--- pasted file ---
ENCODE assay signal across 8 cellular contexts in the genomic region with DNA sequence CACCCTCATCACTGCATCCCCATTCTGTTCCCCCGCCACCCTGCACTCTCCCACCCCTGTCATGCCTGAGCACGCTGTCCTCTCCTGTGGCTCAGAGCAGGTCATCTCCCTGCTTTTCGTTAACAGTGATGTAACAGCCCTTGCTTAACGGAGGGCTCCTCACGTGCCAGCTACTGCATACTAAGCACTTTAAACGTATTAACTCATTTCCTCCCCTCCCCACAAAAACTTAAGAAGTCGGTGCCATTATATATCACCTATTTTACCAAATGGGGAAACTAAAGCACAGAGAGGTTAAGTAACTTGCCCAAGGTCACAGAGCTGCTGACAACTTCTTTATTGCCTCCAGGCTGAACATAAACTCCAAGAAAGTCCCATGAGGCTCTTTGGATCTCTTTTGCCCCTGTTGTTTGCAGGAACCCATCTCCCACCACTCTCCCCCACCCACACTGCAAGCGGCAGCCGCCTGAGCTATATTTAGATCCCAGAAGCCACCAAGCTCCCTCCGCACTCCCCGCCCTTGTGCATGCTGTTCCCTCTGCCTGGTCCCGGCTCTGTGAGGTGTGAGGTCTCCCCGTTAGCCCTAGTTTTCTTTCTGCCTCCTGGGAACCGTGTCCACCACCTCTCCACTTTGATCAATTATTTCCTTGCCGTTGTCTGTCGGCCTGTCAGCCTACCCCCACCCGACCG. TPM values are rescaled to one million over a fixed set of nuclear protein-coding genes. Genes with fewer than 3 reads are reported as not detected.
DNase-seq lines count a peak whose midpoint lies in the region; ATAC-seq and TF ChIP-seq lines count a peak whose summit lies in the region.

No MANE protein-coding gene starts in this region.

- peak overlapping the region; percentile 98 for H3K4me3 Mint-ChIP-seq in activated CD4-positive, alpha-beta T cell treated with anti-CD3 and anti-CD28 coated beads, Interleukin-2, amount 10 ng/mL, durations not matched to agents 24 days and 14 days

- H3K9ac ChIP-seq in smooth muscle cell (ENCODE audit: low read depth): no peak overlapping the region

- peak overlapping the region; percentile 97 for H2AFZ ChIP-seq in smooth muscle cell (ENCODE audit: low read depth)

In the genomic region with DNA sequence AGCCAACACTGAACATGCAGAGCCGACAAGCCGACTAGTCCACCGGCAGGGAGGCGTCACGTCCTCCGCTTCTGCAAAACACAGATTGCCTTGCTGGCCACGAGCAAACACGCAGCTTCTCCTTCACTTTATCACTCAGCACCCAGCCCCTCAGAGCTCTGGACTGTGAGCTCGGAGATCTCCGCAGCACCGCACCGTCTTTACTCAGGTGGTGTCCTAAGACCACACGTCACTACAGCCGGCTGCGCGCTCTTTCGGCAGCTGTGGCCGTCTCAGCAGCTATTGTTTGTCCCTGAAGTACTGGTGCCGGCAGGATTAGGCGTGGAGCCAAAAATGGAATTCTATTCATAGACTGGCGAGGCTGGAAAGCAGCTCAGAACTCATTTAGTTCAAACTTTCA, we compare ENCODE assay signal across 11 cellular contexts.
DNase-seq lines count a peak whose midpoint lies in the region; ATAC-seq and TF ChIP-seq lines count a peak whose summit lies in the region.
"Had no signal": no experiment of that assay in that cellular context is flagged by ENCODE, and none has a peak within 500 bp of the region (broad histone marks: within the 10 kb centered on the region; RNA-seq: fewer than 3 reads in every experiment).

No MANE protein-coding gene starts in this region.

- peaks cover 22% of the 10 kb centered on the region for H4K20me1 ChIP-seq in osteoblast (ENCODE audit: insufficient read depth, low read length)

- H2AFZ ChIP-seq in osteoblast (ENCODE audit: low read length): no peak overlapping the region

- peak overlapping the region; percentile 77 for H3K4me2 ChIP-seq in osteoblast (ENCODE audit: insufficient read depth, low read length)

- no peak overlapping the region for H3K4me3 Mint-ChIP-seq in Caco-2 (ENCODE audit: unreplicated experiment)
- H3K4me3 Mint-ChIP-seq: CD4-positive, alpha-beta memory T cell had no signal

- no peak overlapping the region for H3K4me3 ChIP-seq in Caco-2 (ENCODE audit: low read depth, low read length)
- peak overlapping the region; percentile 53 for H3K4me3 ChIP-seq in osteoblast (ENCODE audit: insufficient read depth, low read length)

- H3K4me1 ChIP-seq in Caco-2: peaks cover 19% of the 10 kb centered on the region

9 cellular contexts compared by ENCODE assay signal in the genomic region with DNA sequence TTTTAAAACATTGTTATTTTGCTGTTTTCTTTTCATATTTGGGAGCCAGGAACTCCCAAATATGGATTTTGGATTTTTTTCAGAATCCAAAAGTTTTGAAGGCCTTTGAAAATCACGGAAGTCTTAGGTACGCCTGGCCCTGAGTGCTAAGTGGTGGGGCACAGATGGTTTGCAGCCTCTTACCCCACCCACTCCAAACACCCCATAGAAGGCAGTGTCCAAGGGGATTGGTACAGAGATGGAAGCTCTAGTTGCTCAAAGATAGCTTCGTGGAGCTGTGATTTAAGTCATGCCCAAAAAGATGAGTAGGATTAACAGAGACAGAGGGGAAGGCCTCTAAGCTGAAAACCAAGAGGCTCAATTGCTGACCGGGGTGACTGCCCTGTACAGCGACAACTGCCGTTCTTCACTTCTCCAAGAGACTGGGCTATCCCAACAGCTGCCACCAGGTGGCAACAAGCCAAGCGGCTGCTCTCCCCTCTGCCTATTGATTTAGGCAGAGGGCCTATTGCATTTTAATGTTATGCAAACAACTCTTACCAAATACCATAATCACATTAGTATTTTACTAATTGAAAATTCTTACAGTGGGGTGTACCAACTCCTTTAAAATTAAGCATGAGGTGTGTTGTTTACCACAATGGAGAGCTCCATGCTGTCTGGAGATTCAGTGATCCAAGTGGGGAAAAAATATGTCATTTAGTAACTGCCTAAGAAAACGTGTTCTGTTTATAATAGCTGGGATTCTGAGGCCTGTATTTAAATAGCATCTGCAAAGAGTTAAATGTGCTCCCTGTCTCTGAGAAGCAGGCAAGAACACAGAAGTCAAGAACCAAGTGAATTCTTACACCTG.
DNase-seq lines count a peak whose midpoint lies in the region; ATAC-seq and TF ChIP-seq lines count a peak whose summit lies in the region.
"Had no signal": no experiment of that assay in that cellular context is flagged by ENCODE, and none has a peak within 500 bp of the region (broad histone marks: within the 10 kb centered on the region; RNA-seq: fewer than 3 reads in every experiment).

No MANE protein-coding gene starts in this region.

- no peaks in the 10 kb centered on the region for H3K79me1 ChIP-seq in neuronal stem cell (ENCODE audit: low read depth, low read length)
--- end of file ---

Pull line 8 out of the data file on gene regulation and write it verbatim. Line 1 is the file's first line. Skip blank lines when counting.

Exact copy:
DNase-seq lines count a peak whose midpoint lies in the region; ATAC-seq and TF ChIP-seq lines count a peak whose summit lies in the region.